GPS Over Fiber Optic Timing Technology

In the world of timing systems, precision and accuracy are everything. In order to synchronize components across great distances, it’s vital that you retain the ability to communicate cleanly. 

Most typical coax-based GPS timing networks you encounter in the real world fall prey to basic signal propagation challenges. Latency, degradation, and interference are among some of your worst enemies, and your existing systems may not be able to overcome them. Could optical fiber systems hold the key to building superior timing architectures?

What Is GPS Over Fiber?

GPS clocks use data from multiple satellites to accurately compute time. This approach is far more precise than timekeeping applications that employ terrestrial radio signals as references. Unfortunately, the precision of GPS reference timing is degraded as the distance between the GPS antenna and the GPS receiver increases. 

GPS over fiber installations solve this issue using converters that reproduce the radio timing signals received into the form of light. The data is then sent via fiber optic cables to the digital components that require timing information. 

How Do GPS Fiber Optic Systems Stack up Against Coax Cable?

Because GPS satellite signals are fairly weak, it’s common to mount antennas as close as possible to open sky. This typically results in a large distance between the antenna and the actual receiver. 

As most engineers know, sending signals over long distances decreases their quality. Without expensive supplementary shielding, long metal-bearing conductors such as coaxial cables act as antennas. They pick up electromagnetic wave interference that corrupts signal information and makes it difficult to decode accurately. Their internal resistance also weakens signal strength.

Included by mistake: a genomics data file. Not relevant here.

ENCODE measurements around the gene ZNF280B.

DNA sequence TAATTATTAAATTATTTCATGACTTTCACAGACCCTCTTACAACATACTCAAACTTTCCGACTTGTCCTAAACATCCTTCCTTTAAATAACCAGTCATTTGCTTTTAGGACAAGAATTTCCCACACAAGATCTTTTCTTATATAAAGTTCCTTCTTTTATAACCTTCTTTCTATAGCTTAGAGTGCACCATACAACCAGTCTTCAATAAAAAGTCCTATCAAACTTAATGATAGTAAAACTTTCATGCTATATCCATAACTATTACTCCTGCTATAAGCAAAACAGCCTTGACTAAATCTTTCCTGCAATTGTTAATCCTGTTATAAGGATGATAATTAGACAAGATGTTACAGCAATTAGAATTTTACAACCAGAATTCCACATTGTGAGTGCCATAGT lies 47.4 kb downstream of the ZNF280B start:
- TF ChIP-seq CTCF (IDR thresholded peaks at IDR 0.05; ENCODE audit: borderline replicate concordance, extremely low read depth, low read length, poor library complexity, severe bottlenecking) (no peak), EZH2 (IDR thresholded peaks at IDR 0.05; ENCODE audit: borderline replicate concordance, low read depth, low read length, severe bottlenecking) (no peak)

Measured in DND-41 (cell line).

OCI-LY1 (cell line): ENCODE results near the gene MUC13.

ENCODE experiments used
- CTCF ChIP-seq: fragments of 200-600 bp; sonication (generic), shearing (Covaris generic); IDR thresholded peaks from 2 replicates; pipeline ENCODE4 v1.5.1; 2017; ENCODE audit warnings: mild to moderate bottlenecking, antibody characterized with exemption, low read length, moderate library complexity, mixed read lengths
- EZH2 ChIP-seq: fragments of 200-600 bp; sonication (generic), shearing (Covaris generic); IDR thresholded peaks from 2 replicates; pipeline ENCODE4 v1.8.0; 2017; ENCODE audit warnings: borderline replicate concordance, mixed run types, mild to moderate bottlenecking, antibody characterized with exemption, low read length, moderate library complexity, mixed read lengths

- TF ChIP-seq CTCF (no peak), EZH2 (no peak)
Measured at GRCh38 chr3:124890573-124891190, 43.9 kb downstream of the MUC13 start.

The Fiber Optic Future?

Upgrading your GPS systems from coaxial cable to a fiber optic system offers many benefits, including:

  • Total electrical isolation between antennas and receivers that may be susceptible to electrical surges
  • The ability to route thin-diameter cables through tight spaces and narrow angles more fluidly than coax permits
  • Freedom from most forms of electromagnetic interference, such as cellular signals, commercial broadcasts, and inductive machinery leakage
  • Low per-meter costs that reduce installation overhead
  • The ability to create high-quality connections that span distances as long as 10 km or greater

Is GPS Over Fiber Right for Your Application?

GPS over fiber systems minimize the logistical and financial burdens associated with precise timing. For instance, these systems exhibit more consistent behavior in the face of environmental factors like moisture or temperature differentials. The fact that they’re less susceptible to power system fluctuations also reduces the need for component replacement.

Cost Efficiency

Interestingly, GPS over fiber systems can also be installed using in-place legacy cable signal paths. Because most fiber optic wave guides are designed to transmit signals according to standards that far exceed what’s needed for GPS timing, stakeholders can easily reduce their installation overhead by reusing what they’ve already invested in. 

Improved Utility

The ability to transmit multiple signals cleanly using the same cable is a definite benefit, but the way fiber optic systems work also offers a chance at increased functionality. For instance, modern optical splitting techniques introduce the possibility of providing universal timing to a wider range of devices, such as network switches and hubs in addition to systems like cellular repeaters and embedded business equipment. 

So who might benefit from GPS over fiber? In short, any enterprise that plans on creating an extensible, durable timing network. Fiber optic architectures are ultimately more likely to retain their utility as technology advances, which can dramatically extend the useful lifetime of your mission-critical investment.

Contact a Masterclock representative today to learn how you can implement a GPS over fiber optic timing network.